Female garment laborers reported sexual harassment and violence, including physical violence, verbal abuse, coercion, threats and retaliation, as well as forced overtime, in connection with their work in factories that serve as suppliers for Walmart. The reports are documented in a report, which builds upon a 2016 report documenting human rights violations in the US discount retail giant’s global supply chain.
The report compiled by the International Labour Organisation (ILO), Asia Floor Wage Alliance, CENTRAL Cambodia, and Global Labor Justice, highlights an investigation of gender-based violence in the Walmart garment supplier factories conducted between January 2018 and May 2018 in Dhaka, Bangladesh, Phnom Penh, Cambodia; and West Java, Indonesia. The report assessed the spectrum of gender based violence and associated risk factors at play in the global apparel manufacturing supply chain and offers the findings to support initiatives incorporating training on workplace violence and promote national and international advocacy. According to the ILO, ‘these are not isolated incidents, gender based violence in the Walmart garment supply chains is a direct result of how Walmart conducts business.’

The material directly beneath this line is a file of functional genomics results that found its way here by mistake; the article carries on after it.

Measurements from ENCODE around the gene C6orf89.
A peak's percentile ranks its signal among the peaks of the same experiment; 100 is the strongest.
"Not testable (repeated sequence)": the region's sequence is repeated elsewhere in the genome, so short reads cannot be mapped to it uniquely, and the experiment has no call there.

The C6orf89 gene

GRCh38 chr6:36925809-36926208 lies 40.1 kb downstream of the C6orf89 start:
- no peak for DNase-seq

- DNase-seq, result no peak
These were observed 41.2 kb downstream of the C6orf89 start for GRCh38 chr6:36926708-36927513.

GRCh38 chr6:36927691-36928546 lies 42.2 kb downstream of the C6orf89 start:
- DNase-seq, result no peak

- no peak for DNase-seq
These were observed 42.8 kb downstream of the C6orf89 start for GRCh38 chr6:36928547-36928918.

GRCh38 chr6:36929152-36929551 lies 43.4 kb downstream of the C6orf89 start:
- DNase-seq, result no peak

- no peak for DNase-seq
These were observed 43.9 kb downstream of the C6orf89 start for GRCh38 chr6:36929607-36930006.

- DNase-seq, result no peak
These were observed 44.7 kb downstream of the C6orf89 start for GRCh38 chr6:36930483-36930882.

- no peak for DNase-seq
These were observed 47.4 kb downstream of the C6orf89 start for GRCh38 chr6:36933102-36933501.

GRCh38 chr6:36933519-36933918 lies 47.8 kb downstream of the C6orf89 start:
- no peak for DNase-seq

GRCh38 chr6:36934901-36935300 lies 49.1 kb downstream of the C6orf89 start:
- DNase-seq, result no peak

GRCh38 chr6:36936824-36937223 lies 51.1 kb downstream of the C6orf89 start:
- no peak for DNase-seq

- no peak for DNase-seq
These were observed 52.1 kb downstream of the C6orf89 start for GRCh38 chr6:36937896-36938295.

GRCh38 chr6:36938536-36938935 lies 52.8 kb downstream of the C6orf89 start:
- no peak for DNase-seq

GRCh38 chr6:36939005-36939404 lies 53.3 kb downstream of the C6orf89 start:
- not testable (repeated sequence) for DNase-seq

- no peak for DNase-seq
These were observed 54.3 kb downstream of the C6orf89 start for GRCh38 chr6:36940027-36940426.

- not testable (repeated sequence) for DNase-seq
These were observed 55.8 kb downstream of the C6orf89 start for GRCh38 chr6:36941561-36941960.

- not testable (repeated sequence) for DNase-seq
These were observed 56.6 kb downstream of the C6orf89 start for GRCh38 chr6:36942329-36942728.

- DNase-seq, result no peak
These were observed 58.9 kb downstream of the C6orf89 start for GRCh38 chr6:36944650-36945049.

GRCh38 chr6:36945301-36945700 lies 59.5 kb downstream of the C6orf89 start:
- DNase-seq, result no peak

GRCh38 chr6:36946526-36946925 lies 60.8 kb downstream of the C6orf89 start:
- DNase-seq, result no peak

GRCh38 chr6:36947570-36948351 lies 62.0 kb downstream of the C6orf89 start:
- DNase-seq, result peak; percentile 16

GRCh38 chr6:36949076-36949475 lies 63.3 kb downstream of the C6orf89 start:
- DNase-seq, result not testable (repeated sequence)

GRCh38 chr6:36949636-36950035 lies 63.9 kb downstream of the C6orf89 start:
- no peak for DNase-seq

A daily reality
Tola Meun, Executive Director of CENTRAL, a local Cambodian NGO, said ‘gender-based violence is a daily reality for women garment workers driven to meet unrealistic production targets in Walmart supply chains. Most of these cases are not reported due to fear of retaliation in the workplace.’ The ILO says that it will now convene with ‘trade union leaders from around the world, along with governments and business to set international labor standards on gender based violence and create a global standard protecting women across sectors.’ In addition to forming a labour alliance, the groups are asking that immediate action be taken by Walmart to end the violence and harassment that female garment workers are forced to endure daily.